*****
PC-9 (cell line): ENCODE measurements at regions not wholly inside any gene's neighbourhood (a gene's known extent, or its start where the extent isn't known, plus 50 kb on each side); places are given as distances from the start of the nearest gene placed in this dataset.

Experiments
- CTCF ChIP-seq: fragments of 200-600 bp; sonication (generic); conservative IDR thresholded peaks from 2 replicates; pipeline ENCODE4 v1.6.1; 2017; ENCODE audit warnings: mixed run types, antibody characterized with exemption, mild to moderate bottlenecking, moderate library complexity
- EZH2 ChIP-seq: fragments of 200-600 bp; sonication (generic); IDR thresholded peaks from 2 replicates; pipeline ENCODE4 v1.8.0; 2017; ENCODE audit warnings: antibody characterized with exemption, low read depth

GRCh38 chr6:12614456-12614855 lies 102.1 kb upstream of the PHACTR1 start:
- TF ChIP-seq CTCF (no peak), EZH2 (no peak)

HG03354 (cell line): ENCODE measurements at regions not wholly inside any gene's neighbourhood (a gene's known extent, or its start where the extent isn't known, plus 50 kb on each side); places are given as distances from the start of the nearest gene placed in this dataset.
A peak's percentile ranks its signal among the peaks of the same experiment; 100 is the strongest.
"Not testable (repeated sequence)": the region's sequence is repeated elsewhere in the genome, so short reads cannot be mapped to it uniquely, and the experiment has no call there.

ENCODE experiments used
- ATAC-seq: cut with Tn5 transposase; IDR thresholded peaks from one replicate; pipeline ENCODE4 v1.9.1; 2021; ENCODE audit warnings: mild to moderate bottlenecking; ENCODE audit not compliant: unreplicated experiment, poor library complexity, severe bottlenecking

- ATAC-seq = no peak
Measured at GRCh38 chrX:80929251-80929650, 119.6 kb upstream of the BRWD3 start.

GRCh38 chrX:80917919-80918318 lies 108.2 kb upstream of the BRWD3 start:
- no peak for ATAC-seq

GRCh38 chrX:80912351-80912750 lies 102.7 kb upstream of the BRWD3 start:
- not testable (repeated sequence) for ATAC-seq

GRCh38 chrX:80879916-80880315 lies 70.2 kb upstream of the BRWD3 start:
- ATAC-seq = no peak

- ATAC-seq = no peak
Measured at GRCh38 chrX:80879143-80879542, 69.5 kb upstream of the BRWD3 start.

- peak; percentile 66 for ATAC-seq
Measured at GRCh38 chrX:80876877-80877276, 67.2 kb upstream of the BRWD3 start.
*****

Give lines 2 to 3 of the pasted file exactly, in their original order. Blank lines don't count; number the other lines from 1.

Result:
Experiments
- CTCF ChIP-seq: fragments of 200-600 bp; sonication (generic); conservative IDR thresholded peaks from 2 replicates; pipeline ENCODE4 v1.6.1; 2017; ENCODE audit warnings: mixed run types, antibody characterized with exemption, mild to moderate bottlenecking, moderate library complexity